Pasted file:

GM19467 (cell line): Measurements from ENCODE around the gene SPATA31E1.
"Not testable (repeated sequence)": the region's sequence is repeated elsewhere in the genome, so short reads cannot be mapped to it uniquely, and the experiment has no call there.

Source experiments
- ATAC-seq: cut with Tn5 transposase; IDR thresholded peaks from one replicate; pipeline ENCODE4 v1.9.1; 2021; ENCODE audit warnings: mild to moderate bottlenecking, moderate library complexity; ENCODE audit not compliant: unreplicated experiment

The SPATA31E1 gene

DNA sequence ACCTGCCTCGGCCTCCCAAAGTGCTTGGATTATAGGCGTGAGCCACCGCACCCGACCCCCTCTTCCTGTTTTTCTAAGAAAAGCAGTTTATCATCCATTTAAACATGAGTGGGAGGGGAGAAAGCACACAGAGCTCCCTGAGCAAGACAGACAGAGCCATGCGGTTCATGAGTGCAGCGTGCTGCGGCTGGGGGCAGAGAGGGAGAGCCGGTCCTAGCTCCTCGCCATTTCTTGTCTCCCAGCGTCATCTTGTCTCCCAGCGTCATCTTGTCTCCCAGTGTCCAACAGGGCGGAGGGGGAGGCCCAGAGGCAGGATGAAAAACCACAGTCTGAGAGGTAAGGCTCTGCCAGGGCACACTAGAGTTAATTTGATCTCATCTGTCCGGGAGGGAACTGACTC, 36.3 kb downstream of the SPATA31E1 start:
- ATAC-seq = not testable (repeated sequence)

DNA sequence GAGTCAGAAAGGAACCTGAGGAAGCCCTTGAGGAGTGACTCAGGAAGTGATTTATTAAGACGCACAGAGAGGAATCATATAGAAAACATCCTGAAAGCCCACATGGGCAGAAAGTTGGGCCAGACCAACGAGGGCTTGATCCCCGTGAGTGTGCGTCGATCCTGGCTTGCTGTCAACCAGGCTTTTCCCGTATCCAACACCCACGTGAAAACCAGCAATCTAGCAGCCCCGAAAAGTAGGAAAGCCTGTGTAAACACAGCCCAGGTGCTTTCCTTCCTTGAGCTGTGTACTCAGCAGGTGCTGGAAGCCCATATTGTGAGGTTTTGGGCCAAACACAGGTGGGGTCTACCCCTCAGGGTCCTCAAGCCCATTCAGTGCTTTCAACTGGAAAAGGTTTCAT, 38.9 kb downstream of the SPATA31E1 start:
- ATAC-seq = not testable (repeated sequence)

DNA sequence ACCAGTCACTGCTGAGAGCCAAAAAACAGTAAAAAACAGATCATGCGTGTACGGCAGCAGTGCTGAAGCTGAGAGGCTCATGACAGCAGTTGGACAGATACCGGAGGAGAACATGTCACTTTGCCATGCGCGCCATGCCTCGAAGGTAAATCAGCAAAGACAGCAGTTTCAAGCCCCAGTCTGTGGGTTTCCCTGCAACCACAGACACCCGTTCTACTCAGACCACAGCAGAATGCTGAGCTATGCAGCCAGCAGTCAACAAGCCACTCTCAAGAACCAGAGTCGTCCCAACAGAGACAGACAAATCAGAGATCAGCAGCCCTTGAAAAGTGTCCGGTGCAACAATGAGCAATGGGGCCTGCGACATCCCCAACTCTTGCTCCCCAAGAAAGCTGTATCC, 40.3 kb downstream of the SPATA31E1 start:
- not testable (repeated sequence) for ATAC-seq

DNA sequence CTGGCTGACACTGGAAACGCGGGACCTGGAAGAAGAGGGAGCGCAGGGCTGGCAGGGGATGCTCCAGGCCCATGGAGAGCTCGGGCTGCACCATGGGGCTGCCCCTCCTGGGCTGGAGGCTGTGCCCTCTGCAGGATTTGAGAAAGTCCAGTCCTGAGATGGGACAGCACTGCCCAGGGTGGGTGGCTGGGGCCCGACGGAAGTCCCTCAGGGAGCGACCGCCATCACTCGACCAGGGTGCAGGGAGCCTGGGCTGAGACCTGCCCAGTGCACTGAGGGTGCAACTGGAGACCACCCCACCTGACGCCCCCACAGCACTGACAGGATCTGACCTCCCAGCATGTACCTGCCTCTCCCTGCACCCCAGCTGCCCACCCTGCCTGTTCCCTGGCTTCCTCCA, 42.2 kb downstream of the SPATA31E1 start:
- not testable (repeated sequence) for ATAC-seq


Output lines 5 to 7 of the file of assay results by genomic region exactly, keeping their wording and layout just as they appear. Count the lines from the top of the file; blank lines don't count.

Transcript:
The SPATA31E1 gene

DNA sequence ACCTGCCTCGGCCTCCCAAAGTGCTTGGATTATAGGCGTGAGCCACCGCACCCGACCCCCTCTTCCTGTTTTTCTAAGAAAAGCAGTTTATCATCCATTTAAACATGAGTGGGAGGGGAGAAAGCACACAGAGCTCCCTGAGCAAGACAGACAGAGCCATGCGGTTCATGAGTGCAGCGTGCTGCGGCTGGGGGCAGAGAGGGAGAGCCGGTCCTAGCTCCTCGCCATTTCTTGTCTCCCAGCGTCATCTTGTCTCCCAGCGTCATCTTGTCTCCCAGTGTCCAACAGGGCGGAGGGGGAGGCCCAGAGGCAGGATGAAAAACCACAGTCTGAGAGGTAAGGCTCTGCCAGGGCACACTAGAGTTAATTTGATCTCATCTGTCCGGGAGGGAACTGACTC, 36.3 kb downstream of the SPATA31E1 start:
- ATAC-seq = not testable (repeated sequence)